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Samuel Delany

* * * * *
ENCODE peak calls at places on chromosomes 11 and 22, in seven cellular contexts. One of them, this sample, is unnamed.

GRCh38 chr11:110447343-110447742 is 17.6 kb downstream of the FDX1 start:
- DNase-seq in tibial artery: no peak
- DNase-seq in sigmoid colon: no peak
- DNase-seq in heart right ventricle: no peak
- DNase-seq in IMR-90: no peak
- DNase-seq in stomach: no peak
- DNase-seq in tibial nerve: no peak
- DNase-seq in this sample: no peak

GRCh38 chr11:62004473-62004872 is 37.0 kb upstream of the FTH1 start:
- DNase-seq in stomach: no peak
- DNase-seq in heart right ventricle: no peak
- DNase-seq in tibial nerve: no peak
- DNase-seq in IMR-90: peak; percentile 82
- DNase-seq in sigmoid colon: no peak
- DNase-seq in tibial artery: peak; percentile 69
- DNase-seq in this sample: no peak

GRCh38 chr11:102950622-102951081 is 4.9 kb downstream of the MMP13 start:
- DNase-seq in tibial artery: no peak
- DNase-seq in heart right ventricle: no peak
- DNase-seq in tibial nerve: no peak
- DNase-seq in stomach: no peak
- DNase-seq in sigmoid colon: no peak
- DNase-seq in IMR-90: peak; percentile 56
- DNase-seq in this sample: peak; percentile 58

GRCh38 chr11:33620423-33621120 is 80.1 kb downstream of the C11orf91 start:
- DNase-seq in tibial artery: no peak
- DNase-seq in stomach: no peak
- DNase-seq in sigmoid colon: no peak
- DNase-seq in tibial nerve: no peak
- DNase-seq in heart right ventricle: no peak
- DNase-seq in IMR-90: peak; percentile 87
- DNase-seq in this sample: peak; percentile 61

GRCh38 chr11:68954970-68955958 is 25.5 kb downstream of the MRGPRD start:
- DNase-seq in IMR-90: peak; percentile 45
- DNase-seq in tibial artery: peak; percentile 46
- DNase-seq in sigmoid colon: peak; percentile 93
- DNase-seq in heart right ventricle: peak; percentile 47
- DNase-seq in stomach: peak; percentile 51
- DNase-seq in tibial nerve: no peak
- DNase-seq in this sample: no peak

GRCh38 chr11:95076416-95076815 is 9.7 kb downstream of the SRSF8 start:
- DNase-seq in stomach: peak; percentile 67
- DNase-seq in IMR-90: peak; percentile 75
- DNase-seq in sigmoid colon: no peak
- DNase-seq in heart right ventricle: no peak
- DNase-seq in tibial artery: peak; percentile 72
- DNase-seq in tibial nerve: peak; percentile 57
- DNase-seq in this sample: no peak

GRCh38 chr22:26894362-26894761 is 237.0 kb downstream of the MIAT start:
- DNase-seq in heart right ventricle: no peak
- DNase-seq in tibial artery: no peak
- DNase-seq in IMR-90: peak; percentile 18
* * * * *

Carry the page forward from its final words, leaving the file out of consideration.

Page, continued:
Samuel R. Delany is a Grandmaster of Science Fiction, the first African-American to receive this honor. His science fiction novels include: The Fall of the Towers, Babel-17 and The Einstein Intersection (winners of the Nebula Award for best novel of 1966 and 1967 respectively), Nova, Dhalgren (his best selling and most controversial novel), and Stars in My Pocket Like Grains of Sand. He also wrote the four-volume Return to Nevèrÿon series, which includes the first novel written about AIDS (The Tale of Plagues and Carnivals [1984], currently contained in the third volume Flight from Nevèrÿon) from a major American publisher. His short science fiction tales are collected in Aye and Gomorrah, and Other Stories. He's also the author of Atlantis: Three Tales. His non-sf novel Dark Reflections won the Stonewall Book Award for 2008. For eleven years, he taught Comparative Literature at the University of Massachusetts at Amherst, then for two years in the Poetics Program at SUNY Buffalo, and Creative Writing and English for fifteen years at Temple University in Philadelphia until his retirement in 2015. He was born in New York City on April 1, 1942. His family owned a mortuary in Harlem. His autobiography, The Motion of Light in Water, also received a Hugo Award, and his nonfiction study, Times Square Red/Times Square Blue, has been widely taught at universities across the country. Delany's first novel, The Jewels of Aptor, was finished and sold when he was nineteen and published when he was twenty. By age 26, he had won four Nebula Awards. In 1967, briefly he explored a career as a musician with the band Heavenly Breakfast. When he returned to science fiction in 1970, his books became more intellectually challenging. Dhalgren was followed by Triton: An Ambiguous Heterotopia in 1976. It was nominated for a Nebula Award (1976) and shortlisted for a retrospective James Tiptree Jr. Award (1995). He gave the keynote addresses at the 1991 International Gay and Lesbian Studies Conference and at the 1993 Outwrite convention. As a child, he was reportedly fascinated with math and science as well as books, theatre, and music. Currently, he lives in Philadelphia with his life-partner Dennis Rickett. His most recent sf short story is “The Hermit of Houston” in the September/October issue of The Magazine of Fantasy & Science Fiction. His short novel The Atheist in the Attic will appear in February from PM Press. Samuel Delany is the subject of the documentary The Polymath, by Fred Barney Taylor. He is also the author of a number of nonfiction volumes of essays on science fiction and literature, all of which remain in print, for which you can consult his Wiki page. All of his friends call him Chip, and he invites you all to do the same.